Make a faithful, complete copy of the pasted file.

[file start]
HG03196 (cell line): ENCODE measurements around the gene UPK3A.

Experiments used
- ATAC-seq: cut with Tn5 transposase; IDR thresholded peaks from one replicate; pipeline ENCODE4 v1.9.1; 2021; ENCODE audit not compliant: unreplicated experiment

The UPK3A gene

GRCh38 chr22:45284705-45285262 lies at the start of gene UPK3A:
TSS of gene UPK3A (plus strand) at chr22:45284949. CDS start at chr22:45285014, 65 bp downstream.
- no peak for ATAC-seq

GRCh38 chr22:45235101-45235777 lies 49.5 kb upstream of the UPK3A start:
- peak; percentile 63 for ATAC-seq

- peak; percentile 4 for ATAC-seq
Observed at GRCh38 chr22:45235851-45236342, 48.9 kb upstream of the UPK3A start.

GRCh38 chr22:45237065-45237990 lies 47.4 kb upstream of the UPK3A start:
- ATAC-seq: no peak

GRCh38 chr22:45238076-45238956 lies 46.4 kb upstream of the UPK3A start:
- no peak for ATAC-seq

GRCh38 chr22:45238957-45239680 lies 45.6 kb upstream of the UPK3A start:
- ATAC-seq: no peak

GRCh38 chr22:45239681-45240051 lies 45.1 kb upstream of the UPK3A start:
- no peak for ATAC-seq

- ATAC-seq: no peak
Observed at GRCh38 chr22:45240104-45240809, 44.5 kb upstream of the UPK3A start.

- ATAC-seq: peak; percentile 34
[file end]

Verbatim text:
HG03196 (cell line): ENCODE measurements around the gene UPK3A.

Experiments used
- ATAC-seq: cut with Tn5 transposase; IDR thresholded peaks from one replicate; pipeline ENCODE4 v1.9.1; 2021; ENCODE audit not compliant: unreplicated experiment

The UPK3A gene

GRCh38 chr22:45284705-45285262 lies at the start of gene UPK3A:
TSS of gene UPK3A (plus strand) at chr22:45284949. CDS start at chr22:45285014, 65 bp downstream.
- no peak for ATAC-seq

GRCh38 chr22:45235101-45235777 lies 49.5 kb upstream of the UPK3A start:
- peak; percentile 63 for ATAC-seq

- peak; percentile 4 for ATAC-seq
Observed at GRCh38 chr22:45235851-45236342, 48.9 kb upstream of the UPK3A start.

GRCh38 chr22:45237065-45237990 lies 47.4 kb upstream of the UPK3A start:
- ATAC-seq: no peak

GRCh38 chr22:45238076-45238956 lies 46.4 kb upstream of the UPK3A start:
- no peak for ATAC-seq

GRCh38 chr22:45238957-45239680 lies 45.6 kb upstream of the UPK3A start:
- ATAC-seq: no peak

GRCh38 chr22:45239681-45240051 lies 45.1 kb upstream of the UPK3A start:
- no peak for ATAC-seq

- ATAC-seq: no peak
Observed at GRCh38 chr22:45240104-45240809, 44.5 kb upstream of the UPK3A start.

- ATAC-seq: peak; percentile 34